>>>> Yes I use Inkscape too, but for a quick and dirty screen shot and a "this
>>>> item here" reference, MS Paint is still the quickest.
>>>>
>>>> Maybe a GIMP script that links the steps you suggest could be a workaround.
>>>> I will look into that.
>>>>
>>>> Regards
>>>>
>>>>
>>>>
>>>> Paul Naudé
>>>>
>>>> 2017-08-27 22:00 GMT+02:00 C R <[hidden email]>:
>>>>>
>>>>> You can use the paths tool (hotkey b) to draw a shape, then do a "stroke
>>>>> path".
>>>>>
>>>>> You can also make a circular or rectangular selection and drag a colour
>>>>> into it to fill the selection to make a solid shape.
>>>>>
>>>>> That said, if you find you are doing this a lot, I recommend Inkscape, as
>>>>> it's not only easy to make shapes in the manner you are wanting, but also
>>>>> allows resizing and other modifications without pixelisation/blurring the
>>>>> results.
>>>>>
>>>>> Until gimp fully supports vector layers, it will always be a bit of a hack
>>>>> to get what you want.
>>>>>
>>>>> Hope it helps.
>>>>> -C
>>>>>
>>>>> On 27 Aug 2017 19:01, "Paul Naudé" <[hidden email]> wrote:
>>>>>
>>>>> Hi
>>>>>
>>>>> I am an everyday user of GIMP (awesome, awesome product - wish I could
>>>>> program to help but you guys rock) and have just one suggestion to add:
>>>>>
>>>>> I still often need to use MS Paint, to quickly add something like a block,
>>>>> line or circle. Unless I am unaware of a plug in for this purpose, it
>>>>> would
>>>>> be great if GIMP could do that too (just these basic things so I can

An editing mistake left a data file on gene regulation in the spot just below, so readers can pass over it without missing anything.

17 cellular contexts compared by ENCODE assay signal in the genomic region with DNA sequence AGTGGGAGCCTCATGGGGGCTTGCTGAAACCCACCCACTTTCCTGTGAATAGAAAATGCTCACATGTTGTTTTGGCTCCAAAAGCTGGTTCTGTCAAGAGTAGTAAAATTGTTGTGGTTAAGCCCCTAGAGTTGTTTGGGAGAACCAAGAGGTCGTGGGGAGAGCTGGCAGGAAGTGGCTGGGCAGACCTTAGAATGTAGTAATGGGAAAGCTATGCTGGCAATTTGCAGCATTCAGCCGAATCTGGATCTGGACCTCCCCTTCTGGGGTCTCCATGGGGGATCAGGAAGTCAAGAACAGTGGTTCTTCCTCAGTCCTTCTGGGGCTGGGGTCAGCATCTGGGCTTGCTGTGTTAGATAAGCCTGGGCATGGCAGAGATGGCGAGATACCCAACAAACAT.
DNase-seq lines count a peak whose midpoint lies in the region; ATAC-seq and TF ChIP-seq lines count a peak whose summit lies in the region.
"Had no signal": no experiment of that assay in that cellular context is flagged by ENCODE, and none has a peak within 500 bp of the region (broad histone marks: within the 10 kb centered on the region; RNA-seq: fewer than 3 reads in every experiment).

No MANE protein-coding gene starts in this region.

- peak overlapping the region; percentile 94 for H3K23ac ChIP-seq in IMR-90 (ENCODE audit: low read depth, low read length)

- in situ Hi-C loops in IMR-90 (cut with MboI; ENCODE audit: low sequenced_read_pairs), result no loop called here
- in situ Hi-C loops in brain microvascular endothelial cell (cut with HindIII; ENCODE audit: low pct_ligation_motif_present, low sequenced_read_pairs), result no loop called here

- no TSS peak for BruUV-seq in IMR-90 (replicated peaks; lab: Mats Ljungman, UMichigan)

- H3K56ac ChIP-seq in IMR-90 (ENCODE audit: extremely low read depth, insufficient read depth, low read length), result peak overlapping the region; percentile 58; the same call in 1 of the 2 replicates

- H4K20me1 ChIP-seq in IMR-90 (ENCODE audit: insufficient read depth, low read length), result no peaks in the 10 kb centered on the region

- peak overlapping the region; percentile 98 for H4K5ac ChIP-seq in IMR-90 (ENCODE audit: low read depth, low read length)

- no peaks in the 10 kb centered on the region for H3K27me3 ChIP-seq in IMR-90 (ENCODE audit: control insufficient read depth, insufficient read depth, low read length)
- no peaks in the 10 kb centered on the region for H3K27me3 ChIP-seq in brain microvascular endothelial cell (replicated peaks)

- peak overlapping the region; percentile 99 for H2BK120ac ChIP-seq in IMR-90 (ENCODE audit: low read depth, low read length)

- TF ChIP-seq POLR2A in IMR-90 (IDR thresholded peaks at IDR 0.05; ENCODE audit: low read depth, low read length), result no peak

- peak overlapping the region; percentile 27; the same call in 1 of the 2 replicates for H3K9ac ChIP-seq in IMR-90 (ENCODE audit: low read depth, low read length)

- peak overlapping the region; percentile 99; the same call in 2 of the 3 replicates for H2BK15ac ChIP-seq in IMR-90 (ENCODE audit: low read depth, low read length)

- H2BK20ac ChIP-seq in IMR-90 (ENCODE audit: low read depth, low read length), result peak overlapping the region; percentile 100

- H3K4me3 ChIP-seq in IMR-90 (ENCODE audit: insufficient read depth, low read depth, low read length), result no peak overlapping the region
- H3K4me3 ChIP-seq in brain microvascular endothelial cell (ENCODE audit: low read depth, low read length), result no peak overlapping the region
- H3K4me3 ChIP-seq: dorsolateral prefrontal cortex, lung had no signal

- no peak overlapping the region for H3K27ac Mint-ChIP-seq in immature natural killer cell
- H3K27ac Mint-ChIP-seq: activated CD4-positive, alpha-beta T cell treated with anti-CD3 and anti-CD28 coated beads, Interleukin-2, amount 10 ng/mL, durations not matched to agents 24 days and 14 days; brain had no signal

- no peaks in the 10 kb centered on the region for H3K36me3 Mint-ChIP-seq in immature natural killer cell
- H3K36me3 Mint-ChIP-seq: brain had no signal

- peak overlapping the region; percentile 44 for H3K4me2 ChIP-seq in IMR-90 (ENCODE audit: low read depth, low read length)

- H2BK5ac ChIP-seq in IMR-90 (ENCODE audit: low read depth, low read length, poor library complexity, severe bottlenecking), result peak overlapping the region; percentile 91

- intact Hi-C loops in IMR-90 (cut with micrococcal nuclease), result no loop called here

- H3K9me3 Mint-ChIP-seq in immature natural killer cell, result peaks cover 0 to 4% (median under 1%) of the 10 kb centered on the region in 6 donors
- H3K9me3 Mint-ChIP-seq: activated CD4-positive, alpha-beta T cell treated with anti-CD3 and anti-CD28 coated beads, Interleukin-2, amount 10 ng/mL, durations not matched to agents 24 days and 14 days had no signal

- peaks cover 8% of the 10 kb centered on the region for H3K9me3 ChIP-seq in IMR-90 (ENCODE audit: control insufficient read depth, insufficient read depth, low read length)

>>>>> remove
>>>>> Paint from my taskbar altogether ;-)
>>>>> [image: Inlynprent 1]
>>>>>
>>>>> My permanent taskbar shortcuts:
>>>>>
>>>>> [image: Inlynprent 2]
>>>>>
>>>>> Regards
>>>>>
>>>>> Paul Naudé
>>>>> _______________________________________________
>>>>> gimp-developer-list mailing list
>>>>> List address:    [hidden email]
>>>>> List membership:
>>>>> https://mail.gnome.org/mailman/listinfo/gimp-developer-list
>>>>> List archives:   https://mail.gnome.org/archives/gimp-developer-list
>>>>>
>>>>>
>>>>
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Re: GIMP development suggestion

Paul Naudé
In reply to this post by C R
Got it, thanks! That is really helpful. Learnt quite a lot!

On 28 Aug 2017 6:05 p.m., "C R" <[hidden email]> wrote:

> One correction: should be "select-stroke-last-values" not
> "vector-stroke-last-values", obviously.
>
> -C
>
> On Mon, Aug 28, 2017 at 5:01 PM, C R <[hidden email]> wrote:
> > If you are really REALLY lazy, and don't care that much about the